In January 2018, we traveled to French Polynesia to sail on the m/s Paul Gauguin for an 11 night voyage to the Cook and Society Islands. This series is a journal of our experiences and observations so that you, our reader, can see what it's like to experience Tahiti/French Polynesia. We hope this inspires you to travel to this and other destinations.
Day 12: Disembarkation-Pape'ete
Having packed up all our things and set them out into the hall before bed the previous night, we awoke at around 8 or so and leisurely went for some breakfast in La Veranda. The emotions of every guest seemed to all be the same as there were more than a few tearful goodbyes exchanged between new friends. The crew continued to provide the best service as the last meal for this cruise was served. One of the best parts about cruising on a small ship like the Paul Gauguin is that you can really connect with fellow passengers and feel this incredible camaraderie as you share amazing experiences together.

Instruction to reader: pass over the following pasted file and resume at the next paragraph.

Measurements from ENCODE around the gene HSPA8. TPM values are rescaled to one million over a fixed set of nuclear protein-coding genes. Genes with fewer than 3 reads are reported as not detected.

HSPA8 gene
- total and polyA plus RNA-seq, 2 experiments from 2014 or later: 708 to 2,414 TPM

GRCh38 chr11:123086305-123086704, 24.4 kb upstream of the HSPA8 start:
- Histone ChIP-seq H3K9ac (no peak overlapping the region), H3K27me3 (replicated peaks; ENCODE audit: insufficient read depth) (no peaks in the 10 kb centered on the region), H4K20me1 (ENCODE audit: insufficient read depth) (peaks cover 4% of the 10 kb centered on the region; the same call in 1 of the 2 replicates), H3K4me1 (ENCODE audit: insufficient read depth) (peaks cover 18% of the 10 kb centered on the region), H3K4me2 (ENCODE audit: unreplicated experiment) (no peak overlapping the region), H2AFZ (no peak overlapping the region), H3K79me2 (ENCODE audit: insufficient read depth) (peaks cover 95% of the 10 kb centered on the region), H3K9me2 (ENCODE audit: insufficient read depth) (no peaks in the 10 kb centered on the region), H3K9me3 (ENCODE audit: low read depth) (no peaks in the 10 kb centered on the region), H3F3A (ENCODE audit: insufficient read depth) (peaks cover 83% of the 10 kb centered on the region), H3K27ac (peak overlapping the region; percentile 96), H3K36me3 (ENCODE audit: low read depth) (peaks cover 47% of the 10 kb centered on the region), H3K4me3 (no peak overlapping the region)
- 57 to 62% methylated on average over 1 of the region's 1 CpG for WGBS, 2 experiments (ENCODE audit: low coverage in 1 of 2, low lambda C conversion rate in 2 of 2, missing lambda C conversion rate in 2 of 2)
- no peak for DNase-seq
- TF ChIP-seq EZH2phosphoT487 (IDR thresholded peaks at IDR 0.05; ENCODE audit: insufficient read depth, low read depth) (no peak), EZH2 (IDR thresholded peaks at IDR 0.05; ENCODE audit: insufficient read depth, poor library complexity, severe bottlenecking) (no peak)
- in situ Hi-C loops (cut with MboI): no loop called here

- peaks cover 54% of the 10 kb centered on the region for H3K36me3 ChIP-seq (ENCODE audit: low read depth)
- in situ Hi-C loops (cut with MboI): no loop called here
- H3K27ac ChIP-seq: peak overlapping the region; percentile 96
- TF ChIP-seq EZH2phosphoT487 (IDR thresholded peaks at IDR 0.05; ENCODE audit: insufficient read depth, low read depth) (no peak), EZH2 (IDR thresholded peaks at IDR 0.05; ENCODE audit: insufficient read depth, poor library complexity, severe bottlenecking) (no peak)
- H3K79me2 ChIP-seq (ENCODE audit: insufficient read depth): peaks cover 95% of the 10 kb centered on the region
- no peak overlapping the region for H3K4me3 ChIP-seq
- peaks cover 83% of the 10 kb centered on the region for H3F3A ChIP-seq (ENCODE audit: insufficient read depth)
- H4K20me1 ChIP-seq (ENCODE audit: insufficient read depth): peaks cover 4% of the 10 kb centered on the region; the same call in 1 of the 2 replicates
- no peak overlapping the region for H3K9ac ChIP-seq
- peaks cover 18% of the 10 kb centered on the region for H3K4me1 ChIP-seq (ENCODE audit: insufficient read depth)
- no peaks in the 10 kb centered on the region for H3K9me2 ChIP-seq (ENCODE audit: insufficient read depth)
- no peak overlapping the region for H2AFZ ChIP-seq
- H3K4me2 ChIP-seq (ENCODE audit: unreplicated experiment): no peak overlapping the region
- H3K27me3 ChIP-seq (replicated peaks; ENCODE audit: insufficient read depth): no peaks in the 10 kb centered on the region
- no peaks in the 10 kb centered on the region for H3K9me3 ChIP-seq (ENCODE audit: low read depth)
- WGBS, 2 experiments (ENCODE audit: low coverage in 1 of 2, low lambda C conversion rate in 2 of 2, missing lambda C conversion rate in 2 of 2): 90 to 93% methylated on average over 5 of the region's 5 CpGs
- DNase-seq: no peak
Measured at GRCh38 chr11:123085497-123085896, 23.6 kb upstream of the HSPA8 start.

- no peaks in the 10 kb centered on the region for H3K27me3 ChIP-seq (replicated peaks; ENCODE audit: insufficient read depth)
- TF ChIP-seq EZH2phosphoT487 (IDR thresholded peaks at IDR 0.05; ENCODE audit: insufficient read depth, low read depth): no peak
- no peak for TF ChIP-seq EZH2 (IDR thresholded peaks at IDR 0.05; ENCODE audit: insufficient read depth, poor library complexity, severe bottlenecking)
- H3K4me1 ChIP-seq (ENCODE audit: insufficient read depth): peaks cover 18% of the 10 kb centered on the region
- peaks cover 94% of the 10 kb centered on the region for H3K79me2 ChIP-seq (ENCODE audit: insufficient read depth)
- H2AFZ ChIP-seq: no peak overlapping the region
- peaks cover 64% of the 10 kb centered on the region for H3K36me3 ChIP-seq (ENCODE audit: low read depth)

After a last check of our stateroom and some more goodbyes to our new friends, we disembarked the cruise and headed to our hotel for the day. Being a remote island, Tahiti only has one or two flights to the USA each day. Our flight wasn’t scheduled to depart until 11:59 PM so we had the whole day to enjoy Tahiti and see the sites. First things first however, we had to check in to our hotel for the day. We had elected not to take the air inclusive program offered from Paul Gauguin Cruises that would have included day rooms and transfers on embarkation/disembarkation days. Instead we opted to try out a small motel called the Tahiti Airport Motel. I would not recommend you try what we did. The Motel is located on a very steep hill side and has the most ridiculous driveway you have ever seen. Sharp turns and steep inclines in the driveway make every taxi driver on the whole island charge you more each time they pick you up or drop you off there.